This paper uses insights from the natural resource-based view (NRBV) to examine the conditions under which proactive environmental strategy (PES) drive firm performance. Using data collected from 266 small and medium-sized enterprises (SMEs) operating in Ghana, the results suggest that the impact of PES on firm performance is more pronounced in firms that do not purse bottom of the pyramid (BOP) orientation but not significant for firms pursuing the BOP orientation. Besides, the findings show that the influence of PES on firm performance is amplified for firms adopting imitation orientation but not significant for non-imitation oriented firms. Implications and directions for future research are discussed.
  • Indian Travellers’ Adoption of Airbnb Platform

    Tamilmani, Kuttimani; Rana, Nripendra P.; Nunkoo, R.; Raghavan, V.; Dwivedi, Y.K. (2020)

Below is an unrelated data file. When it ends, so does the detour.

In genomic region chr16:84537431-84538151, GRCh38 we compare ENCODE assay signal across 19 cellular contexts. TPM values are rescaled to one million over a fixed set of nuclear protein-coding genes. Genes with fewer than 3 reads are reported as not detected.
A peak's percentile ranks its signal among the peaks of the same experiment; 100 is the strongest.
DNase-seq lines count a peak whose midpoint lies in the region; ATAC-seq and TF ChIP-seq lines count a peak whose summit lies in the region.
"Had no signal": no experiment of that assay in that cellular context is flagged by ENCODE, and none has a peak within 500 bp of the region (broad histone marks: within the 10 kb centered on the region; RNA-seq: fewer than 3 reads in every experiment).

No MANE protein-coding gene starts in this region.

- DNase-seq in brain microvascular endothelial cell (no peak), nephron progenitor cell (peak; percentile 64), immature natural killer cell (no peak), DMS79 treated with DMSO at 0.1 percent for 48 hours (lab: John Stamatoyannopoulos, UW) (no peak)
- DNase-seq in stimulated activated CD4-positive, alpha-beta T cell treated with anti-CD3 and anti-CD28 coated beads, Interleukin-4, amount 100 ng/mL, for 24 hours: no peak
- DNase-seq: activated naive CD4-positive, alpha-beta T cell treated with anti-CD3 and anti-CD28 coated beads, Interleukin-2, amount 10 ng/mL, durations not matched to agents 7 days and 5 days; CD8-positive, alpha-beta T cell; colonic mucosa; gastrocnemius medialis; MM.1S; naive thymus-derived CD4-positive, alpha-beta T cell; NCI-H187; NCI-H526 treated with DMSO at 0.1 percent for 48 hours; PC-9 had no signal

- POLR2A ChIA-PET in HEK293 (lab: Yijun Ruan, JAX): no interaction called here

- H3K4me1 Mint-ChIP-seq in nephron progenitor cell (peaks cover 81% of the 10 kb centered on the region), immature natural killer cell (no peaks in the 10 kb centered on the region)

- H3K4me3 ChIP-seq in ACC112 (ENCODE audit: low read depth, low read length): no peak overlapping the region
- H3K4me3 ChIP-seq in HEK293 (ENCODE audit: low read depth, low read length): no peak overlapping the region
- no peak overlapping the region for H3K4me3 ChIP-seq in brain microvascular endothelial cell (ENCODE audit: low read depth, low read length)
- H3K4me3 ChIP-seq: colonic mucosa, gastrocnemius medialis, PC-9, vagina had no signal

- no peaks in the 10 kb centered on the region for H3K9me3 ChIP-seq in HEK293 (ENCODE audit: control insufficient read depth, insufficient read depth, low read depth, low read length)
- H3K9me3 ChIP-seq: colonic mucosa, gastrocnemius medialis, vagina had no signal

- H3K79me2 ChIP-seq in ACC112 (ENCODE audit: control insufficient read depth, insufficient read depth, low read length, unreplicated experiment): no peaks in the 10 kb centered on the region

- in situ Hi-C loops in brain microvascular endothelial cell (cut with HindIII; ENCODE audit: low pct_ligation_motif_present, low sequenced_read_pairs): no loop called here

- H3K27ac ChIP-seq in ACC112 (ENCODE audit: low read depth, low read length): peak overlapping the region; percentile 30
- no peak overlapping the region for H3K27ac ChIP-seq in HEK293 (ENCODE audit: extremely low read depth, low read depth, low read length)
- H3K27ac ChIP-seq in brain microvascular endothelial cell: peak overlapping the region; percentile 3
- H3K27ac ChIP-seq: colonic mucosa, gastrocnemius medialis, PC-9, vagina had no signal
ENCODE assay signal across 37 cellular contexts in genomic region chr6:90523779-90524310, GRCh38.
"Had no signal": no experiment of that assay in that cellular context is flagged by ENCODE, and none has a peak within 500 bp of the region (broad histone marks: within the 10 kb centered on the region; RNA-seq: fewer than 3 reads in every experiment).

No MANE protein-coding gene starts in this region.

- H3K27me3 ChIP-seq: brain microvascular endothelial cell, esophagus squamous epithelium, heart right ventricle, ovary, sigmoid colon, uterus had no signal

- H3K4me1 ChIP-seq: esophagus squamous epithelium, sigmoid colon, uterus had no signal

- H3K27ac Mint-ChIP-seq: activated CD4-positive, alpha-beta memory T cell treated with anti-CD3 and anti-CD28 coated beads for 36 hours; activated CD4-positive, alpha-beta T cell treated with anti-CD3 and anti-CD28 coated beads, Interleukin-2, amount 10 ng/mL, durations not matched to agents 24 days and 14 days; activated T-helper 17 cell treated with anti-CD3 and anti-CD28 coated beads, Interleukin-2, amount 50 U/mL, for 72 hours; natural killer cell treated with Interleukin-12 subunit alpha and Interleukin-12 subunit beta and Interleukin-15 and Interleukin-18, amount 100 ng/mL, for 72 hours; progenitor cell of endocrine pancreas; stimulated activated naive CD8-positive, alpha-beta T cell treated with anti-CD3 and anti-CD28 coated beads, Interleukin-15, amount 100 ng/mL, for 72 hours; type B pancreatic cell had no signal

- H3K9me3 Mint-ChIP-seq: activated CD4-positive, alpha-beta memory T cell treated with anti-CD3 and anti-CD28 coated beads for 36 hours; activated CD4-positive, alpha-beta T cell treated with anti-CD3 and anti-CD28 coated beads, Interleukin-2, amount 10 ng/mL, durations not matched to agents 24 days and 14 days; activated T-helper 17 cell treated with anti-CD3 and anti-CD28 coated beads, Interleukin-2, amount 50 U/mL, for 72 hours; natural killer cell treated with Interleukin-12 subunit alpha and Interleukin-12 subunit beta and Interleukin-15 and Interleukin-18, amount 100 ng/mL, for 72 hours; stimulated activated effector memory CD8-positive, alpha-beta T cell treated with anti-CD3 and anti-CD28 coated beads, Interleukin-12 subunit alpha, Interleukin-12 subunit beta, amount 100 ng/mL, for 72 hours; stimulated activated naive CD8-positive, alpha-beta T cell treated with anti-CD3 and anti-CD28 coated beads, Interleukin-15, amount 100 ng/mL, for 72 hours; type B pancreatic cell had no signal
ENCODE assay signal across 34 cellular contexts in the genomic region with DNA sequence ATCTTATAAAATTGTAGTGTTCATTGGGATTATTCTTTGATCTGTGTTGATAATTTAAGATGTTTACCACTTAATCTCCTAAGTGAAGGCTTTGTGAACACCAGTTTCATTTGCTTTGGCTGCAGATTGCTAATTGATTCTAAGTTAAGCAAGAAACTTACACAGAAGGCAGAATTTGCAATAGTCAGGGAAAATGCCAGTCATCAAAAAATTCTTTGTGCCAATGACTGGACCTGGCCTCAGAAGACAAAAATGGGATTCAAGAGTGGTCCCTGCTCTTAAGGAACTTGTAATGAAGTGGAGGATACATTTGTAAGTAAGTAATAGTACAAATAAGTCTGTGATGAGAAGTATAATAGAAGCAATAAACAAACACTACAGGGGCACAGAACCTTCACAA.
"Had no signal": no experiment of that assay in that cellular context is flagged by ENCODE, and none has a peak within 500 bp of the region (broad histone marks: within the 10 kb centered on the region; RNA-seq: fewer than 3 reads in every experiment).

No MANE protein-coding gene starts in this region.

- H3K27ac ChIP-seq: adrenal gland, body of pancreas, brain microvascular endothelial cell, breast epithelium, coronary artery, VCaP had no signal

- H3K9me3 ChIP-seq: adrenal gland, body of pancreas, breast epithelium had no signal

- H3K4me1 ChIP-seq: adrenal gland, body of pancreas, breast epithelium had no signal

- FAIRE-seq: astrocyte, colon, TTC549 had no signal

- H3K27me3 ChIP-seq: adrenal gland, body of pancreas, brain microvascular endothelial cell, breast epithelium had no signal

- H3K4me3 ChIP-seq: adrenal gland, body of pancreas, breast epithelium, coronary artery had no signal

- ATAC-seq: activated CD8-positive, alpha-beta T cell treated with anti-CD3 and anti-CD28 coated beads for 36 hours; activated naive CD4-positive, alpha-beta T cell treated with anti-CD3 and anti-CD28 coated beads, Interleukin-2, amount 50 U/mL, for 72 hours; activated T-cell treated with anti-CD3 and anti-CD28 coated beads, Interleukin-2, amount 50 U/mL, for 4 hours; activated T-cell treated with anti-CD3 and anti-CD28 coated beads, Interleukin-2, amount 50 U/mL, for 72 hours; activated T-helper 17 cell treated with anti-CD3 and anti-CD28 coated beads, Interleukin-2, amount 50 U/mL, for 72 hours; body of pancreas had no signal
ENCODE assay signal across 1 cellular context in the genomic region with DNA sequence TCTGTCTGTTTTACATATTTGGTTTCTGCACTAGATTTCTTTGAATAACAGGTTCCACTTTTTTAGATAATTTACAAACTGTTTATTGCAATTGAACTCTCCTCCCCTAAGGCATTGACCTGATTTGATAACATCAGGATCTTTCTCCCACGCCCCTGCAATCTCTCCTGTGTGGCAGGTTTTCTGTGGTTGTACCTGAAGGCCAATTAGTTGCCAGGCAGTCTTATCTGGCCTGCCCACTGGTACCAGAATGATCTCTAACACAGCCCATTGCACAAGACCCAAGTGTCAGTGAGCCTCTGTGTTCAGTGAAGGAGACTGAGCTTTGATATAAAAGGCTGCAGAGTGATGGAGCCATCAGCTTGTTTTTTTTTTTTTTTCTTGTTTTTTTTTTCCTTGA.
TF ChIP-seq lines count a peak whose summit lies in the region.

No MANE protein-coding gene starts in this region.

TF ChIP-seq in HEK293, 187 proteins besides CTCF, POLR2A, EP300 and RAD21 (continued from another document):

Much of the existing scholarly debate on sharing economy to date has focused on the use of technology in developed countries. However, the recent upsurge of mobile technology adoption in developing countries has provided suitable breeding ground for sharing economy. The lack of native theories in tourism and hospitality sector with scare utilization of unified theory of acceptance and use of technology (UTAUT) provide necessity for this research. This study adapted meta-UTAUT model as theoretical lens and extended the model with hedonic motivation, trust, and self-efficacy. Based on data from 301 potential Indian consumers, the results underscored the central role of attitude that significantly mediated the effects of effort expectancy, social influence, and facilitating conditions on consumer intention to use Airbnb. Meanwhile, performance expectancy emerged as significant direct determinant of intention alongside attitude, trust, and self-efficacy. The proposed model explained as much as 65% variance on Indian consumer’s intention to use Airbnb.